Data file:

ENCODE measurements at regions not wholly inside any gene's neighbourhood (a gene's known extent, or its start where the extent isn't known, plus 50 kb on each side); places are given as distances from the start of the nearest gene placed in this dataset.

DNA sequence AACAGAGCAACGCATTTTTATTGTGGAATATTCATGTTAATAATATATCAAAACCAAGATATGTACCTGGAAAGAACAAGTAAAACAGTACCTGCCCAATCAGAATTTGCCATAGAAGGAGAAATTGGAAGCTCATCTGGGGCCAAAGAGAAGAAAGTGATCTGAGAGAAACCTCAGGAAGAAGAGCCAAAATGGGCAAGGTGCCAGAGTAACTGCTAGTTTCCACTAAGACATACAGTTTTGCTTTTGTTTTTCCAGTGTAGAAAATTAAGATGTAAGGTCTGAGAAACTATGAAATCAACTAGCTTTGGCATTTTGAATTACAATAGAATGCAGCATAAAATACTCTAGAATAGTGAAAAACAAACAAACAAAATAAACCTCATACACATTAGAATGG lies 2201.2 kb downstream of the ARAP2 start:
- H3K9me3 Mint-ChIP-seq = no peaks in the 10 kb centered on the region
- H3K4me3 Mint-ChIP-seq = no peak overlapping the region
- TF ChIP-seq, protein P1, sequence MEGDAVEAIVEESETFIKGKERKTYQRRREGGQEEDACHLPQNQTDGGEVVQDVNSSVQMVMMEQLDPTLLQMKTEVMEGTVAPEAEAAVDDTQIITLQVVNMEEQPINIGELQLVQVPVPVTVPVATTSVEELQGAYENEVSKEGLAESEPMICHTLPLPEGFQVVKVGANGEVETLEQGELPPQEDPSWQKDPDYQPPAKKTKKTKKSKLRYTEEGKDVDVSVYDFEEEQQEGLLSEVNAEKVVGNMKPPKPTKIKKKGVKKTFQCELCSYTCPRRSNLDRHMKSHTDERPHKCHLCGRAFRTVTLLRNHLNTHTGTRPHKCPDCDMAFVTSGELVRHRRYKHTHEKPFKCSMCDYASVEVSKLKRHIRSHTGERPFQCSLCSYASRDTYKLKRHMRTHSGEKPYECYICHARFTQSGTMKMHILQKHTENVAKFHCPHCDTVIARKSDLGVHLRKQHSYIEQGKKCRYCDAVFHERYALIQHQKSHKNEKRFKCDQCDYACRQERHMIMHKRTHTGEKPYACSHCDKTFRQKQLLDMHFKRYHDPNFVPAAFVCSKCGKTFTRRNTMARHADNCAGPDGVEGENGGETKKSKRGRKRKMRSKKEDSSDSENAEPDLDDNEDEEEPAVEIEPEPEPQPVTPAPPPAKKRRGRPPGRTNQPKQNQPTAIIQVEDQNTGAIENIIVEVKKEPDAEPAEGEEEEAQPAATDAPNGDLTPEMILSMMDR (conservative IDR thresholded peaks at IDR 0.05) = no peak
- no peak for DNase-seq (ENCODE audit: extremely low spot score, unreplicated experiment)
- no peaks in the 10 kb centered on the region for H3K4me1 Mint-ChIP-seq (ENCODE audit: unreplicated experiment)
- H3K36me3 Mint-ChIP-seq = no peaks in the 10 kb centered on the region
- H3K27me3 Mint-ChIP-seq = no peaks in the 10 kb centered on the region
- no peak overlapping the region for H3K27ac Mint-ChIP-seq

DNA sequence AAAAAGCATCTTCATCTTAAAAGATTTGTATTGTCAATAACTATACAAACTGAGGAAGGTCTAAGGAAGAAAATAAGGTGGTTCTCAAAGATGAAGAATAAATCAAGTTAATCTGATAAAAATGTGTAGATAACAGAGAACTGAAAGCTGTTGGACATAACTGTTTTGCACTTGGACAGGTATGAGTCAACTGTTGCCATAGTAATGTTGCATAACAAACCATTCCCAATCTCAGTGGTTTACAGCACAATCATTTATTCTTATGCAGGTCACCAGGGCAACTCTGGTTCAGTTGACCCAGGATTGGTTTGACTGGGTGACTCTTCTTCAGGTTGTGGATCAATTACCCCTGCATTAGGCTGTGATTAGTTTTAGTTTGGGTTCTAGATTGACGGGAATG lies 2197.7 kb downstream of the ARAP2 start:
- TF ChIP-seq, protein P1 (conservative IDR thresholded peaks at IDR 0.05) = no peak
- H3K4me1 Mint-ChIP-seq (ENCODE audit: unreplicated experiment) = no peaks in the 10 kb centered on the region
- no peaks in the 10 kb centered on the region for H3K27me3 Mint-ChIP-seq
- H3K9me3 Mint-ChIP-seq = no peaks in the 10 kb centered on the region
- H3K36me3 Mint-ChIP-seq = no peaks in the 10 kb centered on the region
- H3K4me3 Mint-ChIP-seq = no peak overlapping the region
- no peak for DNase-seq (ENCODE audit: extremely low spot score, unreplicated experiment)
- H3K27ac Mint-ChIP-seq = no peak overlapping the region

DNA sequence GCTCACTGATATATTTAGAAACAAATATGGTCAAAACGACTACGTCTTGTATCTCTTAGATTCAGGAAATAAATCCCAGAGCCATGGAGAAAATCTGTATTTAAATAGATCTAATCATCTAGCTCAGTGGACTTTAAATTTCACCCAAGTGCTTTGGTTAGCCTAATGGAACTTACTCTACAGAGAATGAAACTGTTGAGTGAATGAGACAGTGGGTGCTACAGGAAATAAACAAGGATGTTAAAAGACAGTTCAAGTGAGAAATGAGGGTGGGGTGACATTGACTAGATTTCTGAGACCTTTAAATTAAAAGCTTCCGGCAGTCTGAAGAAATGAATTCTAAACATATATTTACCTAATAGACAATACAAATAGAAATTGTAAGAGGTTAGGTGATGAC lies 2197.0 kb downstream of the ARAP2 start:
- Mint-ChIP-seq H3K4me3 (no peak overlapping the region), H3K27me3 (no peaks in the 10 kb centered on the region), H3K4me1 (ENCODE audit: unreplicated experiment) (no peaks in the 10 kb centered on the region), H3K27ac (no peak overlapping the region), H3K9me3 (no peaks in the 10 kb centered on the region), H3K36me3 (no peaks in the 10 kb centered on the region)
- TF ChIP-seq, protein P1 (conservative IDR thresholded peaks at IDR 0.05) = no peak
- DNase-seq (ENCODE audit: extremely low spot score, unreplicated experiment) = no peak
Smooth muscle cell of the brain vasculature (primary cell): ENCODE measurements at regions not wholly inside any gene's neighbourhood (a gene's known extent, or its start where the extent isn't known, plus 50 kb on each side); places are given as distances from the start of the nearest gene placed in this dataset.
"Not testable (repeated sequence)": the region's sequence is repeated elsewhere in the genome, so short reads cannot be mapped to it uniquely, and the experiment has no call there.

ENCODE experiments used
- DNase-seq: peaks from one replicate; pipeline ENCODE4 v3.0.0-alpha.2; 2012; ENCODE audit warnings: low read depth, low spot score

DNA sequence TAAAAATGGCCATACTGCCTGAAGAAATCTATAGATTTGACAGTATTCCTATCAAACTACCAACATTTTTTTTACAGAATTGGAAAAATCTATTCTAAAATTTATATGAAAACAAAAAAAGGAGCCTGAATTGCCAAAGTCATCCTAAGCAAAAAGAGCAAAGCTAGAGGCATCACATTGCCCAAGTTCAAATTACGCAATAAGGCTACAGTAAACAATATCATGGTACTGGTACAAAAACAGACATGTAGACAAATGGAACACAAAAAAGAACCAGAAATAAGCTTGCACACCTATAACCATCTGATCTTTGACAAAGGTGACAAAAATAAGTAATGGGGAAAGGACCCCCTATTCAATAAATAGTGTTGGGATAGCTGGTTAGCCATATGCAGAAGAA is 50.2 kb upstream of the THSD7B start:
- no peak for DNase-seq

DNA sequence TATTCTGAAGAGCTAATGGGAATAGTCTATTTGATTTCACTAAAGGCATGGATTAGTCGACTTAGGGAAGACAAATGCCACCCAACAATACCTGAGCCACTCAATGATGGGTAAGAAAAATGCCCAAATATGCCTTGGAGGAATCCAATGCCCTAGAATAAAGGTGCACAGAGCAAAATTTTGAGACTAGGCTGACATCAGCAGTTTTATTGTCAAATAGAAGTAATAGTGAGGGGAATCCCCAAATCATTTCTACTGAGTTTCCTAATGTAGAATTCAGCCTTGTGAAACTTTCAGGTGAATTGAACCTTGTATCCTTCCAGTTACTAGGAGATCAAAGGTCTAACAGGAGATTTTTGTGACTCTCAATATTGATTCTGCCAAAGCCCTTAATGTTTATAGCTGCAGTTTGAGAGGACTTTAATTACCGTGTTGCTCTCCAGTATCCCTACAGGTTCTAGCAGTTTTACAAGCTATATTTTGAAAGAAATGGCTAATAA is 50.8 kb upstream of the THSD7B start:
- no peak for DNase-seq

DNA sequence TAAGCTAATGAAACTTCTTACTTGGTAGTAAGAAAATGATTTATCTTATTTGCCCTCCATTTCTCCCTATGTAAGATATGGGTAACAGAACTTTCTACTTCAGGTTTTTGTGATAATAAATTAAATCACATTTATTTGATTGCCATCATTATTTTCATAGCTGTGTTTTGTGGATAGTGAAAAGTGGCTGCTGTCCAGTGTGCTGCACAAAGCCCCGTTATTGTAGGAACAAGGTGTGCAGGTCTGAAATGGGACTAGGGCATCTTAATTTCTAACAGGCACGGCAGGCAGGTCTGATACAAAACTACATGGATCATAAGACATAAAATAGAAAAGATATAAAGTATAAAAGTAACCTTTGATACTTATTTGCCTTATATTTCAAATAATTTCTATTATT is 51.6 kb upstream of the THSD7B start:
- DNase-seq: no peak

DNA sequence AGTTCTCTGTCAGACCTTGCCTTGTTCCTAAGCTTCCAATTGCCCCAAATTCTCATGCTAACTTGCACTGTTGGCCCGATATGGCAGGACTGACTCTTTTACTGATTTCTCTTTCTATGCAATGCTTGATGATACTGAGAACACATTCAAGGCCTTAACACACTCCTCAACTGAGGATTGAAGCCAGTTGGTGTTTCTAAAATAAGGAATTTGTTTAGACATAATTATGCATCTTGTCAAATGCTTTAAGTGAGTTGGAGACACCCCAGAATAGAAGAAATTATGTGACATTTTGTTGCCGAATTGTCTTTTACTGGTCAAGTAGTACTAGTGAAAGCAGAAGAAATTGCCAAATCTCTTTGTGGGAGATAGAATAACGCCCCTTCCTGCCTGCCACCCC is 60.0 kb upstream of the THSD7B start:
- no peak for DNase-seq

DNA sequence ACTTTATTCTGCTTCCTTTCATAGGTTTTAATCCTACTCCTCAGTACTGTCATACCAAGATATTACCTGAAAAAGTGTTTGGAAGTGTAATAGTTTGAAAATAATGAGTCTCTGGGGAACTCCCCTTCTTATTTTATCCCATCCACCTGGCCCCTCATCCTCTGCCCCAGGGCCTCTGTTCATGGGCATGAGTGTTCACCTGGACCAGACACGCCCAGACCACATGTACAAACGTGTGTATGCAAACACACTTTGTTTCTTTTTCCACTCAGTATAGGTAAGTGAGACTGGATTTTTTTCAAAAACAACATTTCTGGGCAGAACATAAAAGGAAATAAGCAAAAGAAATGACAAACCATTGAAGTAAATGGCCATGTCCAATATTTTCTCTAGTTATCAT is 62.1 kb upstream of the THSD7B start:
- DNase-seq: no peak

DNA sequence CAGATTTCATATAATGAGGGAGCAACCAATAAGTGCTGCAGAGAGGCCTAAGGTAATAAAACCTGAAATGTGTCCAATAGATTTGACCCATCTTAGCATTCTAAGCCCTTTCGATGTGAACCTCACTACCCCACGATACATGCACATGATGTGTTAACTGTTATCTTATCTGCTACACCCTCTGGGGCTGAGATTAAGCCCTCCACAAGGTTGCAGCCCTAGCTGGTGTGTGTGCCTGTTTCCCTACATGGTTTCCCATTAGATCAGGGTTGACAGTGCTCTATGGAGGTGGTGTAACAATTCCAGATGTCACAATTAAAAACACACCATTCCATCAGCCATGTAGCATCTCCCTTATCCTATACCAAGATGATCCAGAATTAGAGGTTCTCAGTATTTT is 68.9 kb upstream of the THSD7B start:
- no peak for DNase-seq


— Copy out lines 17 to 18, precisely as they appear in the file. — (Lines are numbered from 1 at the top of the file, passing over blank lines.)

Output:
- H3K4me3 Mint-ChIP-seq = no peak overlapping the region
- no peak for DNase-seq (ENCODE audit: extremely low spot score, unreplicated experiment)